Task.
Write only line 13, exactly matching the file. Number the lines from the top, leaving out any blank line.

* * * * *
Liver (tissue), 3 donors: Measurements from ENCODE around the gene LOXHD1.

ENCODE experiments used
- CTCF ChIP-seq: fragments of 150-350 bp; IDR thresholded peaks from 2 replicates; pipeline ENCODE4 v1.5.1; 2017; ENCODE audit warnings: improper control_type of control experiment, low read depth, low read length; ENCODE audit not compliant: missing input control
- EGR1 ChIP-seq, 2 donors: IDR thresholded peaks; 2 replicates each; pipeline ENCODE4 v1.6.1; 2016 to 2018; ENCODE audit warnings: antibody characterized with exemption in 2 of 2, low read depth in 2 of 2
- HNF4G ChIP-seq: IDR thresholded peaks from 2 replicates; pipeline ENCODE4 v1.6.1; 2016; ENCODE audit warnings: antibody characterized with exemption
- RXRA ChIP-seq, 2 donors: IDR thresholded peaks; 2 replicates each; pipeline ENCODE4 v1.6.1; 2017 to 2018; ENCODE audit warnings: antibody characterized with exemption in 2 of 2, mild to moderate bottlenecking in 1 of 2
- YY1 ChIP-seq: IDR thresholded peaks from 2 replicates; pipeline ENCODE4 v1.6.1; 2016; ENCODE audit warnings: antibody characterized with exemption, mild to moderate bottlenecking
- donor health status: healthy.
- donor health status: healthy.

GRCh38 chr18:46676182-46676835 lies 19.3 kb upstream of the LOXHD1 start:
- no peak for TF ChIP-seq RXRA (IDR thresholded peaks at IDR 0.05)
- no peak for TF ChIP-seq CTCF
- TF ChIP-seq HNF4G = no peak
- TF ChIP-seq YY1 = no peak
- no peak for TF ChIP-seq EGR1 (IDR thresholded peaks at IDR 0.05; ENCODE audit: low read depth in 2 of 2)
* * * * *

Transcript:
- TF ChIP-seq HNF4G = no peak